Violence against women in India is widespread. But one group of girls has found a way to deal with the culprits. Meet the Red Brigade.
On the outskirts of the north Indian city of Lucknow is the Madiyav slum – a densely packed settlement with narrow lanes flanked by sewage lines on either side. It’s an unlikely place for a revolution to have taken root – much less a revolution led by girls.
The girls dressed in red tunics and black scarves stride confidently through the narrow lanes. A group of boys step aside to make way for these girls; They already know the vigilante group: the Red Brigade.
“It wasn’t always like this. Five years ago, Madiyav slum was an especially unsafe place for young girls. They were frequently harassed and molested, and rapes were reported on a weekly basis. Most girls had nowhere to turn.
Earlier, if any girl complained about being harassed by a boy, she would be blamed for setting herself up for it by being out of the house,” said Afreen Khan, one of the first to join the group. “When I was young, I used to go for these tutorial lessons, and there I was molested by a male teacher, he would touch me inappropriately. Later, I was raped by my step-brother.”
She was too scared to complain to her family because she knew her parents lock her up in the house and not permit to go to school for her own protection.
For Usha Vishwakarma, this culture of silence and victim blaming was even more insidious than the sexual assaults. A victim of repeated sexual violence as a young girl, she decided to take matters into her own hands. In 2011, she set up The Red brigade – a unique vigilante group that has grown as the problem with sexual crimes in India becomes more visible.
“If a boy is teasing or troubling a girl, we first confront him, ask him why he is behaving in this manner. The second step is, if we know where he lives, we complain to his parents. We also file a complaint with the police right away so that there is no question of the group being accused of violence."
“Our last step is: if the boy still hasn’t stopped harassing the girl in question, we all get together and humiliate him publicly. There are various ways of doing this – either we fight with him or beat him up."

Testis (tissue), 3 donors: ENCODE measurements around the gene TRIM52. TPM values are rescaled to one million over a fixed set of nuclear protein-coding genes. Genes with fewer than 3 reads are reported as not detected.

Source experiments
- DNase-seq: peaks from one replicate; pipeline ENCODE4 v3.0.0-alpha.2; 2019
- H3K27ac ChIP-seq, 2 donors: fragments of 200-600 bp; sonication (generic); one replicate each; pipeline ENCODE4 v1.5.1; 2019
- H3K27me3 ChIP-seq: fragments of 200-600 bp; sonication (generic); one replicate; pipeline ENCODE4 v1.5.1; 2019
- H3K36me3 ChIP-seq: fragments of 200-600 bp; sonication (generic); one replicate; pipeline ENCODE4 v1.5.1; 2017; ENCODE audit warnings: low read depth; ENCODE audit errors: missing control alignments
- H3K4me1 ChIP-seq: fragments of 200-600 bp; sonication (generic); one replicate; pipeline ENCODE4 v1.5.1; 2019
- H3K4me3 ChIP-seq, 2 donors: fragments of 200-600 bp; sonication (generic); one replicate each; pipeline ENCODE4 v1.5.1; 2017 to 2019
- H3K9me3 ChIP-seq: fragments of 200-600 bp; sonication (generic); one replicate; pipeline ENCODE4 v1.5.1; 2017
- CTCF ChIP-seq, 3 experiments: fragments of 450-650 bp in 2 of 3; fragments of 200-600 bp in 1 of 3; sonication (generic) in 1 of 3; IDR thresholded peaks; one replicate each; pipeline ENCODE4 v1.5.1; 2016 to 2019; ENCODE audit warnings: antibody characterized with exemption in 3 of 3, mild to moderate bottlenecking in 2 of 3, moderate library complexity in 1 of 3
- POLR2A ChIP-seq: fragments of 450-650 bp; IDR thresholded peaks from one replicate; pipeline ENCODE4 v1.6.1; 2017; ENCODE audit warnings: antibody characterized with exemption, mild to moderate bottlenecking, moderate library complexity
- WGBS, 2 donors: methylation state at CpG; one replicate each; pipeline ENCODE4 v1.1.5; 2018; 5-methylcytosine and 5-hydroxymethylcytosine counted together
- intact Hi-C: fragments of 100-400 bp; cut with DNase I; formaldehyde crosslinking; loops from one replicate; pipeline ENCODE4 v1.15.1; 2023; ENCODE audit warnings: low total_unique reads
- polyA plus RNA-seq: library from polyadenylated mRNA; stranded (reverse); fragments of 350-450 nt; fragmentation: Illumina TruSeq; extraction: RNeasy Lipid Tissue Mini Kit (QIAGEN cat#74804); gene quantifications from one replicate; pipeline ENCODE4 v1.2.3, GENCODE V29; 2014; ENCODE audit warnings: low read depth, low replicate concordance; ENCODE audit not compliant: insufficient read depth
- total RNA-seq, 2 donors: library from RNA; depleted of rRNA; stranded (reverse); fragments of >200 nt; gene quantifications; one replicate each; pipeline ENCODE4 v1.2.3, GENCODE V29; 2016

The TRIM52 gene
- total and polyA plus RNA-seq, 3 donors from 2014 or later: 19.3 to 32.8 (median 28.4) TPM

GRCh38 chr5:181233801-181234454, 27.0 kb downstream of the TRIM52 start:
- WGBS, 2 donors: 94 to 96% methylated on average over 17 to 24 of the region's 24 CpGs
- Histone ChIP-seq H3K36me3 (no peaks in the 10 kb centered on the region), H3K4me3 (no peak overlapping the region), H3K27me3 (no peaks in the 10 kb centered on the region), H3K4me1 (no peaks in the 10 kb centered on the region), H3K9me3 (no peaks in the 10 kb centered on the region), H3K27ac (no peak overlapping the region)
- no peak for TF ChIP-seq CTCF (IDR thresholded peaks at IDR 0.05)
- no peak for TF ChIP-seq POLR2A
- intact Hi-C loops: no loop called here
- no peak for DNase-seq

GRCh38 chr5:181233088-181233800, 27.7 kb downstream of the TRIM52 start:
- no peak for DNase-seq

Their methods may appear extreme to many, but they have proven effective. Local police are unable to provide exact estimates about the decrease in sexual assault in Madiyav slum but they estimate a drop of nearly 50% since 2011 when the group was founded.
Beating traditional values
At first, it was difficult for Usha to rail against the traditional attitudes that prevailed in the slum.
“The traditional attitude is that girls should stay at home, and follow the rules. And when we do leave the house to work or otherwise, all kinds of accusations are hurled at us. People used to call me a prostitute. People think that women can’t do any work outside the house, that they are very weak."
Things changed in December 2012, when a young student named Jyoti Singh was raped and murdered 500 kilometers away in New Delhi. The incident sent shockwaves through the country, and led to a change in attitudes in Madiyav slum, too. Parents realized it was important to empower their daughters. Soon, the Red brigade recruited over 100 members. They meet almost daily to learn self-defense and often carry out protests in Lucknow on behalf of rape victims.
“The same people who would harass me earlier, if they see me today, they fold their hands and greet me," said Usha. "So there’s a vast change, people respect us here today."
Since it first began operations, the Red Brigade has trained 35,000 women in self defense measures and according to Usha, their mission is to train at least a million women over the next few years. Over the last year, the group has expanded to Benares, another city in Uttar Pradesh and has also set up a micro-financing scheme called "Women's Bank".
Yet, they still face resistance from many neighbors, who continue to think that a girl's place is in the house. Residents like Aanchal Shukla, a mother of three daughters, are ambivalent about sending them out into the world.
“Yes, we will support them a little bit, but not to go outside the house - they can do whatever they want inside," she said. "My husband does not want the girls to leave the house, he is very conventional, he does not believe in the modern view that girls should study and work.”
This story is part of the development reporting project "Enough! Women Fighting Violence Against Women Together in Unique Ways" and is co-financed by the European Journalism Centre and the Bill & Melinda Gates Foundation.